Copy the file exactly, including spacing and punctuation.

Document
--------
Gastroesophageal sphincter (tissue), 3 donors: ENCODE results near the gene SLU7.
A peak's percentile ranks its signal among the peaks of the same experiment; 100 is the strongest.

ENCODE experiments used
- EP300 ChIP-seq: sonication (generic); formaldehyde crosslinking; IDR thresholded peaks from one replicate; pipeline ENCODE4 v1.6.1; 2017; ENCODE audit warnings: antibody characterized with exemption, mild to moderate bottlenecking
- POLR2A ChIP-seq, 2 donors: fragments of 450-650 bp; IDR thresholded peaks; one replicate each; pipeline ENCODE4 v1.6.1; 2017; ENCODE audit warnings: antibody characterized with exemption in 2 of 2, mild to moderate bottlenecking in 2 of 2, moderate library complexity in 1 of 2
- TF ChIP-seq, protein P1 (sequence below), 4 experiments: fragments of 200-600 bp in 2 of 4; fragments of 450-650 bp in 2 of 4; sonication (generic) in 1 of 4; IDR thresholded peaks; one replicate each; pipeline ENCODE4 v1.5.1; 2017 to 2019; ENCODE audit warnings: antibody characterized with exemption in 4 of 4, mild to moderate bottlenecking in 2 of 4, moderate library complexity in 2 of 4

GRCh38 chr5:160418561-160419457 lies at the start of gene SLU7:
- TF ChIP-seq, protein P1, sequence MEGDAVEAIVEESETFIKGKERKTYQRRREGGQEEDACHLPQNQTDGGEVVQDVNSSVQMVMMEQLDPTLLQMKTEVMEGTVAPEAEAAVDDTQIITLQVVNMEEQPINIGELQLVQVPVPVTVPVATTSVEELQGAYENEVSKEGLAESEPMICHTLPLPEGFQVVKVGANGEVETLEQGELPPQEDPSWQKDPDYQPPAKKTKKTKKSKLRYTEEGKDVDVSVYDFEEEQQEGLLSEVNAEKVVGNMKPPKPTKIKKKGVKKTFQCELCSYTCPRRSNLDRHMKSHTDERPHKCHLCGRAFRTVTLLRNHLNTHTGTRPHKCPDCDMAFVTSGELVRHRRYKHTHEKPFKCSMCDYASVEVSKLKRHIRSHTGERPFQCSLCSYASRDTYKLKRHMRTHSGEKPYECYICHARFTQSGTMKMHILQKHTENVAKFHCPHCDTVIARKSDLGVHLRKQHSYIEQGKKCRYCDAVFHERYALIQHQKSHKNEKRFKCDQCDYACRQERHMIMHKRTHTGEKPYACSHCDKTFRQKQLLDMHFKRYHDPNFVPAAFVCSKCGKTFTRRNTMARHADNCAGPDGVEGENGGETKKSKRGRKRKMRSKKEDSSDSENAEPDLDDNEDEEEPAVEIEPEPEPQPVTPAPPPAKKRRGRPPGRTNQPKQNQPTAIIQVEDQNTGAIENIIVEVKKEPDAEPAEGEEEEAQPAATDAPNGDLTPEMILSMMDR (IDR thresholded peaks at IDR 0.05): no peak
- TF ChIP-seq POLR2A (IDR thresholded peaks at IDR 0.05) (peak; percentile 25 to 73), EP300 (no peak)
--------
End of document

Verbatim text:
Gastroesophageal sphincter (tissue), 3 donors: ENCODE results near the gene SLU7.
A peak's percentile ranks its signal among the peaks of the same experiment; 100 is the strongest.

ENCODE experiments used
- EP300 ChIP-seq: sonication (generic); formaldehyde crosslinking; IDR thresholded peaks from one replicate; pipeline ENCODE4 v1.6.1; 2017; ENCODE audit warnings: antibody characterized with exemption, mild to moderate bottlenecking
- POLR2A ChIP-seq, 2 donors: fragments of 450-650 bp; IDR thresholded peaks; one replicate each; pipeline ENCODE4 v1.6.1; 2017; ENCODE audit warnings: antibody characterized with exemption in 2 of 2, mild to moderate bottlenecking in 2 of 2, moderate library complexity in 1 of 2
- TF ChIP-seq, protein P1 (sequence below), 4 experiments: fragments of 200-600 bp in 2 of 4; fragments of 450-650 bp in 2 of 4; sonication (generic) in 1 of 4; IDR thresholded peaks; one replicate each; pipeline ENCODE4 v1.5.1; 2017 to 2019; ENCODE audit warnings: antibody characterized with exemption in 4 of 4, mild to moderate bottlenecking in 2 of 4, moderate library complexity in 2 of 4

GRCh38 chr5:160418561-160419457 lies at the start of gene SLU7:
- TF ChIP-seq, protein P1, sequence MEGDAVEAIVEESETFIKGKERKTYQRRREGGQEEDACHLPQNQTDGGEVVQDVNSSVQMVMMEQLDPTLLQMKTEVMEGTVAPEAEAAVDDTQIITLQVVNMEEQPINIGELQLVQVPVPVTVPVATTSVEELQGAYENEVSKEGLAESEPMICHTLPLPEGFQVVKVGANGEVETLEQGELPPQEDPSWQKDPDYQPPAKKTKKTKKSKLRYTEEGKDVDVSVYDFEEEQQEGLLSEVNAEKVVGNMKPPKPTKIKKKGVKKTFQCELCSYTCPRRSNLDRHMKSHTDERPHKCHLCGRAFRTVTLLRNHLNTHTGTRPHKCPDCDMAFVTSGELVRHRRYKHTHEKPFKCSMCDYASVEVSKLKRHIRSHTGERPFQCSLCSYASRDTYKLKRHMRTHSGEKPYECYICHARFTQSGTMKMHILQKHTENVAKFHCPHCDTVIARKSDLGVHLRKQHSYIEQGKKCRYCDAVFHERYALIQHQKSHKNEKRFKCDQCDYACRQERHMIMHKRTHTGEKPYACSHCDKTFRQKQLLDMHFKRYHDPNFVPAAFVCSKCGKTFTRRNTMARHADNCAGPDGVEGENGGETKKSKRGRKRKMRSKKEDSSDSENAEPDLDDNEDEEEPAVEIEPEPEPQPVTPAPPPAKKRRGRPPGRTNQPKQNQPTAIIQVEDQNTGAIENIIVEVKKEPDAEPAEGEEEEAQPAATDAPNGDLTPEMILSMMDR (IDR thresholded peaks at IDR 0.05): no peak
- TF ChIP-seq POLR2A (IDR thresholded peaks at IDR 0.05) (peak; percentile 25 to 73), EP300 (no peak)